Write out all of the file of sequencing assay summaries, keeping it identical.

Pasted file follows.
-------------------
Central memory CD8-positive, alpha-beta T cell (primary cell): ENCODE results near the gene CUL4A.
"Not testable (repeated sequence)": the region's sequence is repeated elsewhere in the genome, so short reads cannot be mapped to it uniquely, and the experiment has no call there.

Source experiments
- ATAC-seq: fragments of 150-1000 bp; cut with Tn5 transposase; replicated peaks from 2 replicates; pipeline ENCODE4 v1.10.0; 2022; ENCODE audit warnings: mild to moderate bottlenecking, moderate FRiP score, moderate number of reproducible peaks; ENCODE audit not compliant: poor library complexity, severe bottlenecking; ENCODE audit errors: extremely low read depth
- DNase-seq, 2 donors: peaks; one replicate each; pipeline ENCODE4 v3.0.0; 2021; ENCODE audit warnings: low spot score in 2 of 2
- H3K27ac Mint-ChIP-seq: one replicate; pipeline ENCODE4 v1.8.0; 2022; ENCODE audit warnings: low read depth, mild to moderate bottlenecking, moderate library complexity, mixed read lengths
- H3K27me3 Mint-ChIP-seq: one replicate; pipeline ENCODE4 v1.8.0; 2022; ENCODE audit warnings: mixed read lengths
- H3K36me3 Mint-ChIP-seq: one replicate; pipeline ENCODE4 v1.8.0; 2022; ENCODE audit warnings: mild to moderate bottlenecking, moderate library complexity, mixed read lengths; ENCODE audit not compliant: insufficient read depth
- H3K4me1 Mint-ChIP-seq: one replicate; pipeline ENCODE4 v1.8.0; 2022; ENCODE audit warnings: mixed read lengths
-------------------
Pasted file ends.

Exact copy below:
Central memory CD8-positive, alpha-beta T cell (primary cell): ENCODE results near the gene CUL4A.
"Not testable (repeated sequence)": the region's sequence is repeated elsewhere in the genome, so short reads cannot be mapped to it uniquely, and the experiment has no call there.

Source experiments
- ATAC-seq: fragments of 150-1000 bp; cut with Tn5 transposase; replicated peaks from 2 replicates; pipeline ENCODE4 v1.10.0; 2022; ENCODE audit warnings: mild to moderate bottlenecking, moderate FRiP score, moderate number of reproducible peaks; ENCODE audit not compliant: poor library complexity, severe bottlenecking; ENCODE audit errors: extremely low read depth
- DNase-seq, 2 donors: peaks; one replicate each; pipeline ENCODE4 v3.0.0; 2021; ENCODE audit warnings: low spot score in 2 of 2
- H3K27ac Mint-ChIP-seq: one replicate; pipeline ENCODE4 v1.8.0; 2022; ENCODE audit warnings: low read depth, mild to moderate bottlenecking, moderate library complexity, mixed read lengths
- H3K27me3 Mint-ChIP-seq: one replicate; pipeline ENCODE4 v1.8.0; 2022; ENCODE audit warnings: mixed read lengths
- H3K36me3 Mint-ChIP-seq: one replicate; pipeline ENCODE4 v1.8.0; 2022; ENCODE audit warnings: mild to moderate bottlenecking, moderate library complexity, mixed read lengths; ENCODE audit not compliant: insufficient read depth
- H3K4me1 Mint-ChIP-seq: one replicate; pipeline ENCODE4 v1.8.0; 2022; ENCODE audit warnings: mixed read lengths